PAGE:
Blake Pier also originally stood in Central on the waterfront at the end of Pedder Street, facing Des Voeux Road Central. Named after Sir Henry Blake, Hong Kong’s 12th governor, it once served as a landing place for new governors and British royal dignitaries visiting Hong Kong. Its elegant cast-iron roof was dismantled and moved to Morse Park in Kowloon before being rebuilt in 2007 atop a new pier alongside Murray House. Today, visitors tend to head to the pier to board a kaito service to Po Toi Island. The pier is also a nice place to watch the sunset and enjoy the sea breeze.

    Get me there
  • Stanley Main Street

    To unwind, take a relaxing stroll as you enjoy the sea views along Stanley Main Street — a popular shopping and dining destination right on the waterfront. The collection of restaurants and bars with tables looking out across Stanley Bay are particularly popular among both locals and visitors. They offer popular pub grub staples, such as fish and chips, burgers and steaks, and drinks, including local craft beers, wines and spirits.

    Get me there

Transport

Getting to Stanley

From Central, take bus 6, 6x or 260 from Exchange Square (MTR Central Station Exit A / MTR Hong Kong Station Exit B1) to Stanley Village Bus Terminus.
From Jardine’s Bazaar in Causeway Bay, take minibus 40 or 40X to Stanley Village.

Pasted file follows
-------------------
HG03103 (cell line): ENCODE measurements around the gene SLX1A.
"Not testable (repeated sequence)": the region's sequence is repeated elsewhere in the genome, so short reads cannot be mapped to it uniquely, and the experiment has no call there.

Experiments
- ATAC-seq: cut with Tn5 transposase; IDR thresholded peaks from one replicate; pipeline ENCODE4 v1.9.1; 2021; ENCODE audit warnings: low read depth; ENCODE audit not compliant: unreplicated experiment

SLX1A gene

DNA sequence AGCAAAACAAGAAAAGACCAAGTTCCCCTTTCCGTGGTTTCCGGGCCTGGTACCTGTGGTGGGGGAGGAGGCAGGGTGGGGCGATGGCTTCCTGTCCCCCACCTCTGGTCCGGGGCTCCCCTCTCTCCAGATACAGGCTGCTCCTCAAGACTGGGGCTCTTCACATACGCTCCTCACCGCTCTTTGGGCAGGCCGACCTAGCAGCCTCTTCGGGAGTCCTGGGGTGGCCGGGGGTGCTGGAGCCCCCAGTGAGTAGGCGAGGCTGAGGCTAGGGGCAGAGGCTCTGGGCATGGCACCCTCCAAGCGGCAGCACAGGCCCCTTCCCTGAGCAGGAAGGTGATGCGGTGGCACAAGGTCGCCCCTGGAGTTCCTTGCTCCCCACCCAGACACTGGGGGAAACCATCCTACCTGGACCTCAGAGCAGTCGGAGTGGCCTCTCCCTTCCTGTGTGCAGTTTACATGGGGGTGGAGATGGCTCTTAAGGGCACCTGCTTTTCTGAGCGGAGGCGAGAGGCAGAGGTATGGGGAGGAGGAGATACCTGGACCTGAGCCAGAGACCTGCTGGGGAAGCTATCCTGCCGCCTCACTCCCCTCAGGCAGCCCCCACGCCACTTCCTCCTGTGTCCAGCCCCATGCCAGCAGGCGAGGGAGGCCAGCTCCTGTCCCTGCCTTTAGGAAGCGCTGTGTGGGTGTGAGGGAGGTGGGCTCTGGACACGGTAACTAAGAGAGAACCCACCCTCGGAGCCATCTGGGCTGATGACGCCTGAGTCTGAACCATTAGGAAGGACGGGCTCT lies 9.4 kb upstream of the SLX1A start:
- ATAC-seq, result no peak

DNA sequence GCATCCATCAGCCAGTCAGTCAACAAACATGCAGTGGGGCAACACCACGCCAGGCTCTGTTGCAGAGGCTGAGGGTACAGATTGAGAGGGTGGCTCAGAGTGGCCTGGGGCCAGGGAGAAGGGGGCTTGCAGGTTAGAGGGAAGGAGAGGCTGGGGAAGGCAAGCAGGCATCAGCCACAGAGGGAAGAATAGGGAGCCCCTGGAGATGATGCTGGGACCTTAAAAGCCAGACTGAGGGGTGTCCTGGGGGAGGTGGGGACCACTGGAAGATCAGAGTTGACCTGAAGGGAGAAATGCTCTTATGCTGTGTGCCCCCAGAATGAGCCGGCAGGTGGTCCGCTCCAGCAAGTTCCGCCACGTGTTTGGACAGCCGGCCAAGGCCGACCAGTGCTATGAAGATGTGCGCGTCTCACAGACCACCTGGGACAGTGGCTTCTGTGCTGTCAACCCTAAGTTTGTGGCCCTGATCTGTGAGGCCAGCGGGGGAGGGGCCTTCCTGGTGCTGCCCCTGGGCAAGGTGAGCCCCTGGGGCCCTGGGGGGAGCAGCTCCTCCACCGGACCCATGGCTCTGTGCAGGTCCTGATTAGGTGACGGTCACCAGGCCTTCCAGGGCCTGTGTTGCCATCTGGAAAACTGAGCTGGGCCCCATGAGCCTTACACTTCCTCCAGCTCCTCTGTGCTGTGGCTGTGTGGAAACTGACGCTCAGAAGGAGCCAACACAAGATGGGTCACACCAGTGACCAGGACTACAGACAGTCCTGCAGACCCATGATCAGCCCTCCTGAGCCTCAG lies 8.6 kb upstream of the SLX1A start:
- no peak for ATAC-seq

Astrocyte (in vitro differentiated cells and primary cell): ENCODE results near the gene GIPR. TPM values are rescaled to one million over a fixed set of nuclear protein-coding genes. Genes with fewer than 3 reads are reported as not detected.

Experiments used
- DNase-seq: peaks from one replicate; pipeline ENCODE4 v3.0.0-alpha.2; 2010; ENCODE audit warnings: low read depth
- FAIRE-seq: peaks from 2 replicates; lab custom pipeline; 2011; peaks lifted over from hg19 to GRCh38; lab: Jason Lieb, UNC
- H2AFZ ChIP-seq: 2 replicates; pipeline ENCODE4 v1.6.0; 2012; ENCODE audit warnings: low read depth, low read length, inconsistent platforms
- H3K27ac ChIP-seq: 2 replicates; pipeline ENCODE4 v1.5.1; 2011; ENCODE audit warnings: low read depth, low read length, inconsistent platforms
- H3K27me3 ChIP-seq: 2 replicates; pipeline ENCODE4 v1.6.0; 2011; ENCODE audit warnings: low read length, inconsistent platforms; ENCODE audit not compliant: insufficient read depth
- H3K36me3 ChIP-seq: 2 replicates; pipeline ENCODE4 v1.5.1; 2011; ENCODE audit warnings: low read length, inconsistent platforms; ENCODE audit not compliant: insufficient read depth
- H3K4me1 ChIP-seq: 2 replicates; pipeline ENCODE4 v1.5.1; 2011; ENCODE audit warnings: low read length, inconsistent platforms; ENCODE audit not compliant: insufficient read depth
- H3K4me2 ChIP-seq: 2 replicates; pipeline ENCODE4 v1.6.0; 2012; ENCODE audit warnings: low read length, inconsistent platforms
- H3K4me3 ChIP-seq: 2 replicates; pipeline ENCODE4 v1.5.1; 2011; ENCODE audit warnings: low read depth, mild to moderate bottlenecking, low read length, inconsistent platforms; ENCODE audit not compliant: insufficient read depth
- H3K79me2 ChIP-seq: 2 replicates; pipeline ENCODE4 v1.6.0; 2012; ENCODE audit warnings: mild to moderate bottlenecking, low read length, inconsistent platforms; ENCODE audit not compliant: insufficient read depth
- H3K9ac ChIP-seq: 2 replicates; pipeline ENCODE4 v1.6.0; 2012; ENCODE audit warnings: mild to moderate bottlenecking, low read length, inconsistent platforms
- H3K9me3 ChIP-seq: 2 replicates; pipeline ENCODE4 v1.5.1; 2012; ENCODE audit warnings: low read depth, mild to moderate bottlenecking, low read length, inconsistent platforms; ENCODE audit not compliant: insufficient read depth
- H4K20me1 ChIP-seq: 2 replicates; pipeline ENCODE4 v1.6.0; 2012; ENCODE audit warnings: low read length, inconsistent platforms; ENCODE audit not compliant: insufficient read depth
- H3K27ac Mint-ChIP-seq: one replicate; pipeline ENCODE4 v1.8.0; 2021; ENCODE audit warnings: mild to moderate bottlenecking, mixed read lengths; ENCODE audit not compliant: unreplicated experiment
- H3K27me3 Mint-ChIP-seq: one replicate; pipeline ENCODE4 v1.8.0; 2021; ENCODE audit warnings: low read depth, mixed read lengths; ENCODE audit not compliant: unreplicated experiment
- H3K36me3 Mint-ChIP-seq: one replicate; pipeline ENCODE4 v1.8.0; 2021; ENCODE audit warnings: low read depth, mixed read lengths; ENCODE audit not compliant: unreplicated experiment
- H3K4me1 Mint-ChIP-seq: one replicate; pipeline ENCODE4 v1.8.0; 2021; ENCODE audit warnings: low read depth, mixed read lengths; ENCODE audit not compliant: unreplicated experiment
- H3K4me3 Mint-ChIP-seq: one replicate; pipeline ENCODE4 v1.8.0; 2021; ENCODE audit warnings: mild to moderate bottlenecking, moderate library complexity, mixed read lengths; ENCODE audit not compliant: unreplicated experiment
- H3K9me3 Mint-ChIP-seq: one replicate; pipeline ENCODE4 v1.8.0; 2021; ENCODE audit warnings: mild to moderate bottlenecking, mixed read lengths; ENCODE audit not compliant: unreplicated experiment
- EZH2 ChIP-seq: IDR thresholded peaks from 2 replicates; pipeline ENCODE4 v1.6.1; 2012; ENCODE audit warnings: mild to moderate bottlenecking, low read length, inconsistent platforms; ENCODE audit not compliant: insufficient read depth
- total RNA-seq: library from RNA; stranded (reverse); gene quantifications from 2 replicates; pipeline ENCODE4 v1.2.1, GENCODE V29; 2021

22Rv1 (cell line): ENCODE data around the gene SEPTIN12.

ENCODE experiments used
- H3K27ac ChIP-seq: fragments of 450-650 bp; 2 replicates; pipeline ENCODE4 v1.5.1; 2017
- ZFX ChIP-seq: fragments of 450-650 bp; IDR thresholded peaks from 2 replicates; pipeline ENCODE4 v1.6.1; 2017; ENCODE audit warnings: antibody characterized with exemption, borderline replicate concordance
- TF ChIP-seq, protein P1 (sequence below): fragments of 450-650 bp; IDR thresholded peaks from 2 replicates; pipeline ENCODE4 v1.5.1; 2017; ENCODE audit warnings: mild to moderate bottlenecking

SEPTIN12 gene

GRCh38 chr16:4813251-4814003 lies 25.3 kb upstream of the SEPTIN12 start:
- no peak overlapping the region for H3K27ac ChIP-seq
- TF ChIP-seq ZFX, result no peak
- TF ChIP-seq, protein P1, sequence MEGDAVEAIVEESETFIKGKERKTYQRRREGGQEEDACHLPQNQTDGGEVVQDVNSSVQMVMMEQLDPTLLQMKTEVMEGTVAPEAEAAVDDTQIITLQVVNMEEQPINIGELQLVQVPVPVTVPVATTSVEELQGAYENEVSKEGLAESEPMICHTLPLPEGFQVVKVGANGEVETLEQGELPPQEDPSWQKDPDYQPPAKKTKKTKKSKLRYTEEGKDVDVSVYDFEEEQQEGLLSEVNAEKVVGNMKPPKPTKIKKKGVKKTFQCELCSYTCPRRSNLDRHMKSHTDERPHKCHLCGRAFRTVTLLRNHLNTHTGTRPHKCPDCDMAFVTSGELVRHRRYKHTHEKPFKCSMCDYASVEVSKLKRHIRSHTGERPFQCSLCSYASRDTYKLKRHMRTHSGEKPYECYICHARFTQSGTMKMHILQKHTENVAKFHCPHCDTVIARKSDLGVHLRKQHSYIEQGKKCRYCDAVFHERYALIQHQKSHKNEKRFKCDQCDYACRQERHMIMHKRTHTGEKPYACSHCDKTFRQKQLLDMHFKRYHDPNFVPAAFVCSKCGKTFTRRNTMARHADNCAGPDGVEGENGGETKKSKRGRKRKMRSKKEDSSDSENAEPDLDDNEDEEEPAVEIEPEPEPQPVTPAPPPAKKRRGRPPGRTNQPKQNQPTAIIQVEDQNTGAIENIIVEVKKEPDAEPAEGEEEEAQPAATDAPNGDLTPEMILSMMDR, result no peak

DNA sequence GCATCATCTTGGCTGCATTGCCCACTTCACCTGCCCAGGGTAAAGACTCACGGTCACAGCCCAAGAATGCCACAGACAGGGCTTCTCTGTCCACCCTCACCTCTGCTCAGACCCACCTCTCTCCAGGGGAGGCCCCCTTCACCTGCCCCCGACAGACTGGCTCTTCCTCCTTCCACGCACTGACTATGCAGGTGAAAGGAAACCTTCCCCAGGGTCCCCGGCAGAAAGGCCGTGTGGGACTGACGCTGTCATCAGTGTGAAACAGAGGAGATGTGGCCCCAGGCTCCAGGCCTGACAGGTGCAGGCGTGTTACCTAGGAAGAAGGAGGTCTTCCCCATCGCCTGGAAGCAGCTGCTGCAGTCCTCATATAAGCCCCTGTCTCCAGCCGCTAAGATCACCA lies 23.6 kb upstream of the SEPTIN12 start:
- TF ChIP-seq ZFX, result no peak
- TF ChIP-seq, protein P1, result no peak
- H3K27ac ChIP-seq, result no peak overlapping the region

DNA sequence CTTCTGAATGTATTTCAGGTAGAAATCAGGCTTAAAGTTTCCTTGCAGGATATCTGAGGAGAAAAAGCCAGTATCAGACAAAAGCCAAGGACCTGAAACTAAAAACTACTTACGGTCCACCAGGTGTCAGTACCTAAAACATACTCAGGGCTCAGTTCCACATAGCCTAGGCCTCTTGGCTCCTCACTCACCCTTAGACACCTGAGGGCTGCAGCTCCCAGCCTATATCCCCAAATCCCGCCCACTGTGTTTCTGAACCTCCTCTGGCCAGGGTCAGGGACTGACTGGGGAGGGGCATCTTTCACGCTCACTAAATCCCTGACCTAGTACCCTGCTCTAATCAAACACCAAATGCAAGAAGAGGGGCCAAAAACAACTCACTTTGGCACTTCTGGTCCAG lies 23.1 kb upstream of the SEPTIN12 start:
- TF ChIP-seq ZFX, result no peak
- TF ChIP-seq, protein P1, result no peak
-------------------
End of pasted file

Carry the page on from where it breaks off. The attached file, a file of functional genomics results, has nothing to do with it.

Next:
Leaving from Stanley

Take bus 6, 6X or 260 from Stanley Village Bus Terminus, or minibus 40 or 40X from Stanley Village to return to MTR Central and Hong Kong stations or Causeway Bay, respectively.

More Routes

Antiquity

Stanley: recall Hong Kong’s colonial past and unwind in charming seaside town

Written by South China Morning Post (Morning Studio)

Announcement
Announcement

Lifeguard services are not currently available at Stanley Main Beach in view of the latest COVID-19 situation. Please refer to LCSD's website for details. The public should not swim at the beach without lifeguard services in order to avoid accidents.

This former fishing village played an important part in Hong Kong’s history as the British colonialist government’s earliest administrative centre before it moved to Victoria City, now Central District. The picturesque seaside town, with its sandy beach, enticing daily market and popular waterside restaurants and bars, was named after Lord Stanley, Britain’s colonial secretary, at the time of the territory’s 1841 cession. Evocative places such as Old Stanley Police Station, Stanley Post Office and Stanley Military Cemetery, and stylish landmarks of Murray House and Blake Pier — both relocated from Central — provide eye-catching photo opportunities and timeless reminders of old Hong Kong.

ASMR in Stanley

Refuel

Many shops and supermarkets are available on Stanley Main Street and in Stanley Plaza.